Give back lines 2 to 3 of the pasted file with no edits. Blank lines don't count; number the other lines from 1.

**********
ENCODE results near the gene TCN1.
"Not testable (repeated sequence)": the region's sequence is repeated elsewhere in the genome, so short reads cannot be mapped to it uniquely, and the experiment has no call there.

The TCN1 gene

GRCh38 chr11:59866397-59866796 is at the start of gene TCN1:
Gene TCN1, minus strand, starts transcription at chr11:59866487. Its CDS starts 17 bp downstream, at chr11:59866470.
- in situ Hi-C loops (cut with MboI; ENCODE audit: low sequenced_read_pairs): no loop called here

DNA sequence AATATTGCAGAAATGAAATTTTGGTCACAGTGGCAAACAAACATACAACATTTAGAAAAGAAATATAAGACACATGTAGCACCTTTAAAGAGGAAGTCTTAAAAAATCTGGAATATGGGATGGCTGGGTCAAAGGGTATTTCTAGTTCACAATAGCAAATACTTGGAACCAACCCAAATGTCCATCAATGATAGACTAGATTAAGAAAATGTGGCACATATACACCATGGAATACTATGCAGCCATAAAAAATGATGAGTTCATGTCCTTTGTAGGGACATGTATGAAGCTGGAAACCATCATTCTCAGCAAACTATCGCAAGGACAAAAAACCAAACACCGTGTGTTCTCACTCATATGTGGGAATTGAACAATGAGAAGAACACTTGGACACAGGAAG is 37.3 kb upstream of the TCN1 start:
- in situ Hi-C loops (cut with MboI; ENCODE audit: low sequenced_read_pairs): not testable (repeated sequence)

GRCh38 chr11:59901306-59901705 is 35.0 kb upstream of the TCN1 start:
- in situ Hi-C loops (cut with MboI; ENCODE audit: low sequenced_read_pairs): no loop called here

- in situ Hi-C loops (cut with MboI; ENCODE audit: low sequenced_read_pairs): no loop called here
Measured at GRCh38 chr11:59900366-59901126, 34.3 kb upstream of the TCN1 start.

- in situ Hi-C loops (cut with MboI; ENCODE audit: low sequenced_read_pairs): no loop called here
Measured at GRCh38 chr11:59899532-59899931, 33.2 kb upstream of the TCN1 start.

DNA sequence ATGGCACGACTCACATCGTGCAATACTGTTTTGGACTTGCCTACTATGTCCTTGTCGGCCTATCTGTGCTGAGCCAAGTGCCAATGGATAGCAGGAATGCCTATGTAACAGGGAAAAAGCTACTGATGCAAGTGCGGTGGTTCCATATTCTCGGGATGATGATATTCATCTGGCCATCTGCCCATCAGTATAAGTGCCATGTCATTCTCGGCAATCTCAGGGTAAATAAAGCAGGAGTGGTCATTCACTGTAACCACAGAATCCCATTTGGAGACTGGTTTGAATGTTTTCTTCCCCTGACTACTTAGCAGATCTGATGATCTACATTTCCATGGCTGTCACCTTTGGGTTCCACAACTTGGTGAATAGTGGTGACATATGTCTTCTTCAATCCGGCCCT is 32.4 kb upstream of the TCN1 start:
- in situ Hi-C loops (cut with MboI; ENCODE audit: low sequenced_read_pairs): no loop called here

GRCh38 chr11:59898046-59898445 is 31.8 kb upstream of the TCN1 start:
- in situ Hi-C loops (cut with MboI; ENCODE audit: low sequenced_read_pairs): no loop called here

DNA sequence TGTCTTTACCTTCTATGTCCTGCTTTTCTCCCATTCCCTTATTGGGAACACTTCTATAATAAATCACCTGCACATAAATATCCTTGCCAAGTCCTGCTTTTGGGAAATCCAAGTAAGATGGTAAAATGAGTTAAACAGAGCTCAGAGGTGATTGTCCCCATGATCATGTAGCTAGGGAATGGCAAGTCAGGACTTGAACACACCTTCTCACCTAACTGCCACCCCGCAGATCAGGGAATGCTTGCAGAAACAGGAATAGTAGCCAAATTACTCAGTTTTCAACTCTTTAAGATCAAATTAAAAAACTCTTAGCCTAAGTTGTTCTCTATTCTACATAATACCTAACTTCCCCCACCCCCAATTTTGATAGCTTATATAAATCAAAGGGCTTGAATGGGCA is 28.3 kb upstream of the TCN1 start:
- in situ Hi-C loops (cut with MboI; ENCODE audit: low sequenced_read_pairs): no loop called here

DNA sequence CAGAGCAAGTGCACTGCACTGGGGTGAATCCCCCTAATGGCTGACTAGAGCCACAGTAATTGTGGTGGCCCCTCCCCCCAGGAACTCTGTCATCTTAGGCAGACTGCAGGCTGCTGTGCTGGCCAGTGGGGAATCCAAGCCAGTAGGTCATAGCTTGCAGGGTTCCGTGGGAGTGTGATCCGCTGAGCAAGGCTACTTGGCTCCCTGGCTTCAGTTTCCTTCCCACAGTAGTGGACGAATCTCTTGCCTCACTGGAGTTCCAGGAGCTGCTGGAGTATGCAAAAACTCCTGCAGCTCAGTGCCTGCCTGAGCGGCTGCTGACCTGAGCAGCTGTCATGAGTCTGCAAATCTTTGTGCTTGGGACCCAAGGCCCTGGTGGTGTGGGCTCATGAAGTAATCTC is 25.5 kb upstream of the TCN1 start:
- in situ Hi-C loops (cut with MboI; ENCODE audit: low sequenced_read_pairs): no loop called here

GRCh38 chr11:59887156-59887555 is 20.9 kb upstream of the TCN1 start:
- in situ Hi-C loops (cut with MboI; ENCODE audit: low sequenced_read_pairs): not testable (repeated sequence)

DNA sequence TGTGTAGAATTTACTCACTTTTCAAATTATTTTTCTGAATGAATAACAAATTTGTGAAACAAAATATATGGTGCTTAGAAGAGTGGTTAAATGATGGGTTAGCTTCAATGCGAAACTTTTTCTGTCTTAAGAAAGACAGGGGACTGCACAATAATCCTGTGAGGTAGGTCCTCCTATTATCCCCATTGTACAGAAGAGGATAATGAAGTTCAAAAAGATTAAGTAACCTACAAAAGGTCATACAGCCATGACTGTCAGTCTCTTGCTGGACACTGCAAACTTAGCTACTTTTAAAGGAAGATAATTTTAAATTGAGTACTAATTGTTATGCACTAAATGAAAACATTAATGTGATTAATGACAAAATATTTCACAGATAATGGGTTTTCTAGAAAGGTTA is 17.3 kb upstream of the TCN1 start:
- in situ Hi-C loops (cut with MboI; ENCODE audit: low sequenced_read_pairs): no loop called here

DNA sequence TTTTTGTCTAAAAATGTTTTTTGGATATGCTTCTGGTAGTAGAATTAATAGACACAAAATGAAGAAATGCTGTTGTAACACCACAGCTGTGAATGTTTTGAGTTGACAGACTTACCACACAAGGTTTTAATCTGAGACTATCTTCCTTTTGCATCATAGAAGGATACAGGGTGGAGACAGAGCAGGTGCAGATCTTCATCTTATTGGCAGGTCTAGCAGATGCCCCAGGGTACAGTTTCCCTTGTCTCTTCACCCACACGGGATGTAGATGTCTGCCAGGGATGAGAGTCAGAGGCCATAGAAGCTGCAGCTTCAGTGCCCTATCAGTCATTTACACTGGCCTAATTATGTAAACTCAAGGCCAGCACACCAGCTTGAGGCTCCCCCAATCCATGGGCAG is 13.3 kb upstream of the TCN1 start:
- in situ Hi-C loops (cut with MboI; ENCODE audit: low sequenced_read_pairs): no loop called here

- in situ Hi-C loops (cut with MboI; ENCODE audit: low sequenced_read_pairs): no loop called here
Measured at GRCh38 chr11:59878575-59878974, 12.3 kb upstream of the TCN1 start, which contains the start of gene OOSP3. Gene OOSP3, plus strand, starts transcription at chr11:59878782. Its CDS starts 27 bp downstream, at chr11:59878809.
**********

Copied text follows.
"Not testable (repeated sequence)": the region's sequence is repeated elsewhere in the genome, so short reads cannot be mapped to it uniquely, and the experiment has no call there.

The TCN1 gene